QCN's Interview with the Artist
Anita Grossman Solomon, Rooted in Fabric

Date: 10/20/2010

Anita Grossman Solomon
Anita Solomon

Editor's Note: I'm proud to feature Anita Grossman Solomon as the first subject in our new QCN's Interview with the Artist series. I first met Anita back in 2002-2003 when we were working on her Make it Simpler Paper Piecing book for C&T Publishing. Anita's good work spoke for itself, but she also had such a great personality that made future work something I really looked forward to. Anita continues to teach and grow her techinque-based quilting niche, releasing more books and products for quilters to enjoy. -Luke Mulks, QCN

Helping hands with Anita’s Self-Mitered Log Cabin Quilt top.
From Rotary Cutting Revolution.

QCN: What part of the world do you call home, and how would you describe a typical morning in your sewing room?

Anita: I live in New York City, in the middle of Manhattan near the East River. My sewing room has a large window. Most of the time its window shade is down, to protect my organized mountains of fabric from fading. If I am heading out-of-doors, and need to know how to dress for the day’s weather, it's as easy as turning on the Today show to see what the audience in Rockefeller Center is wearing.

QCN: When did you begin your journey into quilting?
Anita: I started quilting in the fall of 1990. I bought some fabric scraps at Pierre Deux, down in the Village on Bleecker Street . For fun I thought I'd make a scrap quilt to document the pieces and toss the leftovers. I borrowed a book and learned to quilt. Now I have more fabric than sunlight.

QCN: Once you began quilting, what were some of your influences and sources of inspiration for your work? 


Anita: It was a revelation for me when I began to distinguish individual blocks in quilts. Thereafter, Jinny Beyer’s book, the “Quilter’s Album of Blocks and Borders” became my nightly inspiration;  the Electric Quilt became fairy godmother. I’m backward looking: captivated by antique quilts I began sewing traditional blocks from scratch.

QCN: A lot of your work with piecing is detailed and really precise. Did you come into quilting with a background in engineering or architecture?

Anita: I was trained as a painter and always worked in the art world. Students of mine think I studied math and engineering. Nothing could be further from the truth.  I developed methods to simplify the construction of machine pieced blocks. I monkey with block architecture to save steps. Some of my ideas were near instant and morphed into my Paper Piecing books. Other methods, such as cutting and piecing the “Square on Point” block puzzled me for years. My quick methods are just means to spending more time touching fabric and seeing firsthand the relationships among them.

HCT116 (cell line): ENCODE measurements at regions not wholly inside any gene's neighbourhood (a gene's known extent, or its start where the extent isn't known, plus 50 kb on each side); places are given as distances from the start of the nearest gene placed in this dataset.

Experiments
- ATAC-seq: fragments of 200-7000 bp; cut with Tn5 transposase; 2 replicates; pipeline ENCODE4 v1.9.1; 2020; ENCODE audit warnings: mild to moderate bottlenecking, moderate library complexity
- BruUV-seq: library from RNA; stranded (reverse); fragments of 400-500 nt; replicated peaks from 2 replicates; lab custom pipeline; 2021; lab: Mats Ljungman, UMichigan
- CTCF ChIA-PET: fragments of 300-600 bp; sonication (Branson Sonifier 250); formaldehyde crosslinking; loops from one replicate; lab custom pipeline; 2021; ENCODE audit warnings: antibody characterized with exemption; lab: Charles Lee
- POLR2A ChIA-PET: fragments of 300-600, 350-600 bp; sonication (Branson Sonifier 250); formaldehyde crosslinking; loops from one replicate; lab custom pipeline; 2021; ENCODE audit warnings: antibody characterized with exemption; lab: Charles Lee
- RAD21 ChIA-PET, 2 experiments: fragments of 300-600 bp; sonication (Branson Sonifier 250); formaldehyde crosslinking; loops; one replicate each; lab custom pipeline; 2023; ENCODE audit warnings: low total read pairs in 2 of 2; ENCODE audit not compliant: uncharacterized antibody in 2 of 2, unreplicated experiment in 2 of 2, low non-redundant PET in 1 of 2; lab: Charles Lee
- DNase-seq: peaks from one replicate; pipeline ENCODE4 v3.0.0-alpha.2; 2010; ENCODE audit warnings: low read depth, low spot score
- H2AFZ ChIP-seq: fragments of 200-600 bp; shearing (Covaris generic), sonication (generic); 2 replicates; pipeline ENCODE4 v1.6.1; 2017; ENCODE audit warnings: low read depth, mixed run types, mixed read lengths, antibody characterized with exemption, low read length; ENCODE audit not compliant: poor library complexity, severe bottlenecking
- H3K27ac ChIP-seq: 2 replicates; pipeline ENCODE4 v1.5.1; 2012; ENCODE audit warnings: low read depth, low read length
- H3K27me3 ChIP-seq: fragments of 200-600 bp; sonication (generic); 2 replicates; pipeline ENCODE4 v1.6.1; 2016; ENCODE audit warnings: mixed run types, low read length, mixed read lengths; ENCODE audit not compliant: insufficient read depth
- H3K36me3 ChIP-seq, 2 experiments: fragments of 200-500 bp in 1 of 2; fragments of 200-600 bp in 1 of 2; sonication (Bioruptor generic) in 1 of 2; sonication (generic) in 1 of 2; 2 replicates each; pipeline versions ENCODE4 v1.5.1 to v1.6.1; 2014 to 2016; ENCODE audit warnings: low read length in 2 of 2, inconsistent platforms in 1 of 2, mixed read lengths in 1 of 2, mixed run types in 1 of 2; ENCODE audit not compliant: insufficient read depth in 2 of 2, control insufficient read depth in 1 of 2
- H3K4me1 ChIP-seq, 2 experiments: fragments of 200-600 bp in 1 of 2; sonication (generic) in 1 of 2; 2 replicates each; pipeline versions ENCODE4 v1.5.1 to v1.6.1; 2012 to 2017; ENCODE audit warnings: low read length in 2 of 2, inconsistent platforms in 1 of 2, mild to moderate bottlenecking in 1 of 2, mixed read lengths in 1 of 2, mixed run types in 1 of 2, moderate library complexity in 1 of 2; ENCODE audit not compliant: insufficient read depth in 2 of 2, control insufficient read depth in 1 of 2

Fabric Starching Tips and Hints from Anita Grossman Solomon

1.) One can measure twice, cut and stitch with flawless accuracy, and yet, there are times when quilt
blocks still won't turn out just right. So, I starch all my cotton quilting fabric.

2.) Starched fabric cuts easily, even when stacked together, and sews together beautifully. It will hold sharp creases, including those made by finger pressing. A block made of starched fabric when pressed during construction will not shrink or become otherwise distorted.

3.) I am convinced that most quilters' accuracy problems stem from virgin fabric shrinking when first ironed during block construction rather than from a flawed 1/4" seam. Starched fabric is already 'pre-distorted' before the first stitch is sewn. I wouldn't starch if I didn't get tremendous results for my efforts.

4.) I mix a solution of 50% water and 50% bottled starch for yardage. I 'cheat' at times by spray starching small pieces of fabric without prior laundering. These pieces shrink on contact with a hot iron, which serves the purpose.

Hint: Prior to starching a laundered length of fabric of one or more yards, tear it lengthwise down the middle, so each piece is no wider than 22". It will then easily fit it on the ironing board and later on
the shelf. I have never run out of fabric from splitting up the yardage. I've only made my life easier by not having to deal with a large piece of fabric.

It's comparable to pressing a pillowcase
instead of a sheet.

Incidentally, starched and pressed fabric is flatter than fabric on the bolt so more of it can be stored on shelves, or as mountains, away from sunlight.

sue beevers headshot

Anita Grossman Solomon has written three books for C&T Publishing: Make It Simpler Paper Piecing, Perfect Blocks in Minutes and Rotary Cutting Revolution". Anita will also be appearing on an upcoming episode of The Quilt Show, thequiltshow.com on a monitor near you.

Anita’s blog:  http://makeitsimpler.blogspot.com

Anita's Books:

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